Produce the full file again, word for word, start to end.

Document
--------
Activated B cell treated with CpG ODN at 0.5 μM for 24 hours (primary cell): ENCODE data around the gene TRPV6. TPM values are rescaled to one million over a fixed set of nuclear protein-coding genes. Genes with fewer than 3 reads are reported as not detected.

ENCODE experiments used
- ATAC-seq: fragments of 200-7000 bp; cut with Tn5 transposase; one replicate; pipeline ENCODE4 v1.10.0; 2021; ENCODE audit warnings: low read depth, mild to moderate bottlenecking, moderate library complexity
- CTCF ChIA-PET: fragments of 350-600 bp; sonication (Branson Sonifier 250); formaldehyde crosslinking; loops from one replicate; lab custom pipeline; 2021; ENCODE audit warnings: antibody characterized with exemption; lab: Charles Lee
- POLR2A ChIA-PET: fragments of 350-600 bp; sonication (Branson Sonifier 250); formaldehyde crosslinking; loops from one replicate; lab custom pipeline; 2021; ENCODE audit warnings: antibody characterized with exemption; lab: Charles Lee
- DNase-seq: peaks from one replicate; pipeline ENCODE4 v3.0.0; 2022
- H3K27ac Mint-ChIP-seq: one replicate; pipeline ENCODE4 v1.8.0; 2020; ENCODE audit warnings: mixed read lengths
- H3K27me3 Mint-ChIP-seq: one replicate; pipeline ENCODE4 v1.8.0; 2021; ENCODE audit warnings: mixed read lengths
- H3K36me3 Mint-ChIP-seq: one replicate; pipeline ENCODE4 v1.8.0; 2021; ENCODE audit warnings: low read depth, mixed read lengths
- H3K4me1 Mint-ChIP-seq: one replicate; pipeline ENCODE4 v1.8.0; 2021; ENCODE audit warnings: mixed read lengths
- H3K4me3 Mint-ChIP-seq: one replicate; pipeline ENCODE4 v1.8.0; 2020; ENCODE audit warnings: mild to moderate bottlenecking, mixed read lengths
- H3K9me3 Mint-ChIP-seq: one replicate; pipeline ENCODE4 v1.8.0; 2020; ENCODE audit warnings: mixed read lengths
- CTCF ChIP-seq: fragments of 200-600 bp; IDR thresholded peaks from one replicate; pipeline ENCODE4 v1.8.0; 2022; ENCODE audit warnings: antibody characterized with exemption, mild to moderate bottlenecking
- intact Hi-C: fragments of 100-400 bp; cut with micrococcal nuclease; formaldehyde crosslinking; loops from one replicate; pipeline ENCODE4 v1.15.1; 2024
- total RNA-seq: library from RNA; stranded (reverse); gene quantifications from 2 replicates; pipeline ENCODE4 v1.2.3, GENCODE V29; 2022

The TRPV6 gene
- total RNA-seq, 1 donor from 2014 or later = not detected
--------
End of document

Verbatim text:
Activated B cell treated with CpG ODN at 0.5 μM for 24 hours (primary cell): ENCODE data around the gene TRPV6. TPM values are rescaled to one million over a fixed set of nuclear protein-coding genes. Genes with fewer than 3 reads are reported as not detected.

ENCODE experiments used
- ATAC-seq: fragments of 200-7000 bp; cut with Tn5 transposase; one replicate; pipeline ENCODE4 v1.10.0; 2021; ENCODE audit warnings: low read depth, mild to moderate bottlenecking, moderate library complexity
- CTCF ChIA-PET: fragments of 350-600 bp; sonication (Branson Sonifier 250); formaldehyde crosslinking; loops from one replicate; lab custom pipeline; 2021; ENCODE audit warnings: antibody characterized with exemption; lab: Charles Lee
- POLR2A ChIA-PET: fragments of 350-600 bp; sonication (Branson Sonifier 250); formaldehyde crosslinking; loops from one replicate; lab custom pipeline; 2021; ENCODE audit warnings: antibody characterized with exemption; lab: Charles Lee
- DNase-seq: peaks from one replicate; pipeline ENCODE4 v3.0.0; 2022
- H3K27ac Mint-ChIP-seq: one replicate; pipeline ENCODE4 v1.8.0; 2020; ENCODE audit warnings: mixed read lengths
- H3K27me3 Mint-ChIP-seq: one replicate; pipeline ENCODE4 v1.8.0; 2021; ENCODE audit warnings: mixed read lengths
- H3K36me3 Mint-ChIP-seq: one replicate; pipeline ENCODE4 v1.8.0; 2021; ENCODE audit warnings: low read depth, mixed read lengths
- H3K4me1 Mint-ChIP-seq: one replicate; pipeline ENCODE4 v1.8.0; 2021; ENCODE audit warnings: mixed read lengths
- H3K4me3 Mint-ChIP-seq: one replicate; pipeline ENCODE4 v1.8.0; 2020; ENCODE audit warnings: mild to moderate bottlenecking, mixed read lengths
- H3K9me3 Mint-ChIP-seq: one replicate; pipeline ENCODE4 v1.8.0; 2020; ENCODE audit warnings: mixed read lengths
- CTCF ChIP-seq: fragments of 200-600 bp; IDR thresholded peaks from one replicate; pipeline ENCODE4 v1.8.0; 2022; ENCODE audit warnings: antibody characterized with exemption, mild to moderate bottlenecking
- intact Hi-C: fragments of 100-400 bp; cut with micrococcal nuclease; formaldehyde crosslinking; loops from one replicate; pipeline ENCODE4 v1.15.1; 2024
- total RNA-seq: library from RNA; stranded (reverse); gene quantifications from 2 replicates; pipeline ENCODE4 v1.2.3, GENCODE V29; 2022

The TRPV6 gene
- total RNA-seq, 1 donor from 2014 or later = not detected